What is the Art of Therapy For Supporting Children With Sensory Processing Struggles?
- SPD is typically treated with a program of occupational therapy (OT) conducted within a sensory rich environment. Appropriate OT can change the neurological functioning in children with SPD so they can manage their responses to sensations and behave in a more functional manner. Successful OT enables them to take part in the normal activities of childhood such as playing with friends, enjoying school, eating, dressing, sleeping, and self-regulating. The most effective treatment is tailored to the needs of the individual child.
- Preliminary research data supports decades of anecdotal evidence that occupational therapy is the most effective intervention for improving and maximizing sensory processing.
- The Occupational Therapy environment is always sensory-rich, and well-planned for each individual child. The therapist guides each child through play-based activities that are covertly structured, provide the just-right challenge, result in success, and continue to carry each child up the developmental ladder.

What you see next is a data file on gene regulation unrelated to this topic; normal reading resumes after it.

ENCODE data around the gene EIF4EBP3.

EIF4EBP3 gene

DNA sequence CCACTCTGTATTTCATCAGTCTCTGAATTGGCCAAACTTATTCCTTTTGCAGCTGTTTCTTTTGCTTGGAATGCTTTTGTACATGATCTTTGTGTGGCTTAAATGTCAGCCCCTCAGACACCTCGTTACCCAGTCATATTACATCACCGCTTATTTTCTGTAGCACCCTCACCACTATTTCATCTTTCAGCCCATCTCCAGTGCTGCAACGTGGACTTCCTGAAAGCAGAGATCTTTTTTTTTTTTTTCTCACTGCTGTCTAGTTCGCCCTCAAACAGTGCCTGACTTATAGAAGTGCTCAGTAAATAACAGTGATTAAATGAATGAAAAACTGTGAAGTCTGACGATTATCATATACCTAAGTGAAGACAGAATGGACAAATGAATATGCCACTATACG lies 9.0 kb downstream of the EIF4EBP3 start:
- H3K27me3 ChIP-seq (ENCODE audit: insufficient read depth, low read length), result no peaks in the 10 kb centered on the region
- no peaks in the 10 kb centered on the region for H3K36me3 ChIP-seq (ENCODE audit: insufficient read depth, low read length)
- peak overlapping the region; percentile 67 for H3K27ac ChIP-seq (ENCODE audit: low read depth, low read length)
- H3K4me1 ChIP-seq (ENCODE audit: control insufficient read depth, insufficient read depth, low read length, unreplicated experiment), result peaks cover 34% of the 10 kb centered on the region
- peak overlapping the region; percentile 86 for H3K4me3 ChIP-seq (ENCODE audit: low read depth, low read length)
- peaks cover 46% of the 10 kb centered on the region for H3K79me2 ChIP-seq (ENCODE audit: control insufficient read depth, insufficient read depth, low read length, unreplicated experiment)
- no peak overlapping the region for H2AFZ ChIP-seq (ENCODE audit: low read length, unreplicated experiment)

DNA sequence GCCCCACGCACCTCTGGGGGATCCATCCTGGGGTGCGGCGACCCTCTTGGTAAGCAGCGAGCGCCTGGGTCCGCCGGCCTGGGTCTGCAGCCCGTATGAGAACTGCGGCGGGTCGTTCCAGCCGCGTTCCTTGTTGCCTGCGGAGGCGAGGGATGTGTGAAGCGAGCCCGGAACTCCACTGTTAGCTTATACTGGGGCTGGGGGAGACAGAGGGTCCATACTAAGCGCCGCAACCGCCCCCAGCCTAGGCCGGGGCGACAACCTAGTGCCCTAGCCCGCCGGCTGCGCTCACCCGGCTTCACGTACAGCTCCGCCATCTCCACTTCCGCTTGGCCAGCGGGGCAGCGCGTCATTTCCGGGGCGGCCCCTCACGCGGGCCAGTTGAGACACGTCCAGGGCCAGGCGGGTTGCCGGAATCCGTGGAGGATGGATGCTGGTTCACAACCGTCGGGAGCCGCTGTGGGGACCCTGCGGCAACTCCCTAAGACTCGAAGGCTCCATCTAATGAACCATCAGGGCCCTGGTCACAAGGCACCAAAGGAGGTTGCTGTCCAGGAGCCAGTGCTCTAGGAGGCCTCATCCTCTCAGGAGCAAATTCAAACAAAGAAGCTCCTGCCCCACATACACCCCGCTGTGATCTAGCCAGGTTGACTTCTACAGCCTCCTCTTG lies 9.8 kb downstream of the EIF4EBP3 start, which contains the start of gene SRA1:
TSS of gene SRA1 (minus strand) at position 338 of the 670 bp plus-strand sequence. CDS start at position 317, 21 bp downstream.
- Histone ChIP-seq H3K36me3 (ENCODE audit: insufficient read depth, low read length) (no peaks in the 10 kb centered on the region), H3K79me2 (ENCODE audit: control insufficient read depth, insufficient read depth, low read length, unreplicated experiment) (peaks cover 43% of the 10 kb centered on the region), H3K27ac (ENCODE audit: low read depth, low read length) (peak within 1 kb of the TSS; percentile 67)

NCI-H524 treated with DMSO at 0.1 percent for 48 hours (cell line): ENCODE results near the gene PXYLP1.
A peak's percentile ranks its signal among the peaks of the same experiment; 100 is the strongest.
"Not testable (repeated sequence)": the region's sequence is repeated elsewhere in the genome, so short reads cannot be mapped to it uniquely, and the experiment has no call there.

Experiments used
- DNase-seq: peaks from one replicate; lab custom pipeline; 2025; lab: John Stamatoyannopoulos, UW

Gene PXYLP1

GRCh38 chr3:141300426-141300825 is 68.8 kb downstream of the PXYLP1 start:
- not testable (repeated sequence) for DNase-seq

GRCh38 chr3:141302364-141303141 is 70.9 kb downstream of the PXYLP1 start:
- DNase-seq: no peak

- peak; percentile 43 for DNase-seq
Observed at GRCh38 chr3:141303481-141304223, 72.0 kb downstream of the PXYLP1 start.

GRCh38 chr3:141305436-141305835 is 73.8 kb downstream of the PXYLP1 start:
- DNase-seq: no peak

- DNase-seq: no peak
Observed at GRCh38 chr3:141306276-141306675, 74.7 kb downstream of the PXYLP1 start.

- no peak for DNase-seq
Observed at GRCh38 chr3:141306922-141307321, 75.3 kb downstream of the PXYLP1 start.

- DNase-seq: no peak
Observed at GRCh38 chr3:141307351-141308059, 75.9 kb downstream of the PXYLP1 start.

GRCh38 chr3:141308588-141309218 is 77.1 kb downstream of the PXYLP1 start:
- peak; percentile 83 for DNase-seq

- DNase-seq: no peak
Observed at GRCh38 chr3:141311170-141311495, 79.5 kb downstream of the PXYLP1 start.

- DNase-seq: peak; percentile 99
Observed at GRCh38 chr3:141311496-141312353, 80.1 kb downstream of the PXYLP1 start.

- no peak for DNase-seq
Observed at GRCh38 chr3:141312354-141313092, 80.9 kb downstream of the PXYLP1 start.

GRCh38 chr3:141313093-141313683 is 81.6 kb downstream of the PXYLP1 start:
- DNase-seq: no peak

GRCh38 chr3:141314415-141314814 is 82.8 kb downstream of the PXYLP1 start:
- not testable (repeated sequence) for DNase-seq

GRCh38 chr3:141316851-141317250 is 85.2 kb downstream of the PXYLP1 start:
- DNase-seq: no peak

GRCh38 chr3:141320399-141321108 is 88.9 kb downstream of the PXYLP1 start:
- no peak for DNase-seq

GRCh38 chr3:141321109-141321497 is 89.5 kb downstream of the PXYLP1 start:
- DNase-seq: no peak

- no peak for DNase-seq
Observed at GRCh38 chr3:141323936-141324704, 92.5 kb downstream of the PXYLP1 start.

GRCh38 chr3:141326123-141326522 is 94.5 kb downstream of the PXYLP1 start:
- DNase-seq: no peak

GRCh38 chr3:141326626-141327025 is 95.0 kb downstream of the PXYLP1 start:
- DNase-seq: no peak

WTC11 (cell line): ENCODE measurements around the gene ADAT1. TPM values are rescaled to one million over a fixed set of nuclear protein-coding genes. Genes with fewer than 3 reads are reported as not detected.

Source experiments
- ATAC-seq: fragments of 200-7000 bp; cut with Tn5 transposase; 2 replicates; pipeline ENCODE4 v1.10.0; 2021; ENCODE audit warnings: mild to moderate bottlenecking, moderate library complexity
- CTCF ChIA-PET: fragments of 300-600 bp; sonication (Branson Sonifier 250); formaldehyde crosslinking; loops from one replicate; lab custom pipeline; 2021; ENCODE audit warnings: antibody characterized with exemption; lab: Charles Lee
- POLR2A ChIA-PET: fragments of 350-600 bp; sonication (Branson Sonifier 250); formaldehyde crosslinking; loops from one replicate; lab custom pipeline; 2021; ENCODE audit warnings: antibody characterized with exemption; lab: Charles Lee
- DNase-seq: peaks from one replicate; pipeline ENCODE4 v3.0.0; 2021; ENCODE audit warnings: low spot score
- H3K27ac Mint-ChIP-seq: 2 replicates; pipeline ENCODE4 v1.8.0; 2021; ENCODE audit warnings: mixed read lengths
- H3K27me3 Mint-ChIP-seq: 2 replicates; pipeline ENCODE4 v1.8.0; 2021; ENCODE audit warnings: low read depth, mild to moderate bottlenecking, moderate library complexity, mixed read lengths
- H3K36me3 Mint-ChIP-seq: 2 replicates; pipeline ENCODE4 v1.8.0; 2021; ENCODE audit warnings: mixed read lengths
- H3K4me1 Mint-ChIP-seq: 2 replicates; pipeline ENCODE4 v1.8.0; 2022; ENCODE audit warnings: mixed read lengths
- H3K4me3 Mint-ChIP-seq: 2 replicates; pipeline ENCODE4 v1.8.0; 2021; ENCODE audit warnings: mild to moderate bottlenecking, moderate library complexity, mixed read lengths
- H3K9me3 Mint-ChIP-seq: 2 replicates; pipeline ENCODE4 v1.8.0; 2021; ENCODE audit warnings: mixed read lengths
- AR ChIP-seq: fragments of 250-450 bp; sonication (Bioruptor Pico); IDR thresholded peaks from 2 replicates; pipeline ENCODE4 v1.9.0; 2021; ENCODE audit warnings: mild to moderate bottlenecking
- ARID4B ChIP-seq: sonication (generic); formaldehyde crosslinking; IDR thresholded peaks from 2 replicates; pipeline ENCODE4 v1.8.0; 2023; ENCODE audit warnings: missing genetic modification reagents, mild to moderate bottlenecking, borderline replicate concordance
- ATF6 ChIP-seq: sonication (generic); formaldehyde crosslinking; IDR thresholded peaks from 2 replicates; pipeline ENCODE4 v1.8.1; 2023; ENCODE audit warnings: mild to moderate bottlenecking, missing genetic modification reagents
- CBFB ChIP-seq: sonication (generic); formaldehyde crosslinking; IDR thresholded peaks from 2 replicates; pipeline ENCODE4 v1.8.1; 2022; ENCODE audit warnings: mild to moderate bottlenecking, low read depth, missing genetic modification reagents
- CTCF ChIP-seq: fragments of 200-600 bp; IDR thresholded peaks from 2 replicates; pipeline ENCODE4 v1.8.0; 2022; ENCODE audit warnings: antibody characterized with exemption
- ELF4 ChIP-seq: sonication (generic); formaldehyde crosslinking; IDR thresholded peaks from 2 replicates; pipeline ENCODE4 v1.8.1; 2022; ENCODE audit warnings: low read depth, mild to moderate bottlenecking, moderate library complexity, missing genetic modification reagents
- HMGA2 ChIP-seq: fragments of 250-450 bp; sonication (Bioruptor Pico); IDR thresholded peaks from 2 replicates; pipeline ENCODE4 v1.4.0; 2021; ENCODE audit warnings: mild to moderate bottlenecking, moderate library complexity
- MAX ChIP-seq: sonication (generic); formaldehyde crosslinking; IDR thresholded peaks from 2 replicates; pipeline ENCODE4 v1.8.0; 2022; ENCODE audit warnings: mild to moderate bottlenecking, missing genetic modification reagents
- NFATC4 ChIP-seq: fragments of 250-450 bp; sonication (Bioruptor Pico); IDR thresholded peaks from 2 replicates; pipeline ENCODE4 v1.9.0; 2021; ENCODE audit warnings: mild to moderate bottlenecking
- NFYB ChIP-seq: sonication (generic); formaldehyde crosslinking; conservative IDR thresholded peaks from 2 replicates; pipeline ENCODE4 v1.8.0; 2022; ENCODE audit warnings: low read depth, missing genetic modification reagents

- By treating the lower levels of the brain processing first (ex. sensory functions, developmental milestones, motor coordination, sensory processing, sequencing), then working up to higher cortical tasks (ex. reading, writing, math, complex problem solving, self esteem, sensory integration) we give the child the building blocks and developmental skills to access higher cortical functioning for the rest of their life.
- Sensory-based occupational therapy sessions are designed to be fun! The joy of engaging, sharing and mastering the just-right challenge, amidst relationship and connection is a critical component of therapy.
- Once the child responds to sensation in a more appropriate functional way, generalization occurs to the environment beyond the therapy setting.
- Ideally, therapy should be family-centered, so parents can become advocates for their child in all settings.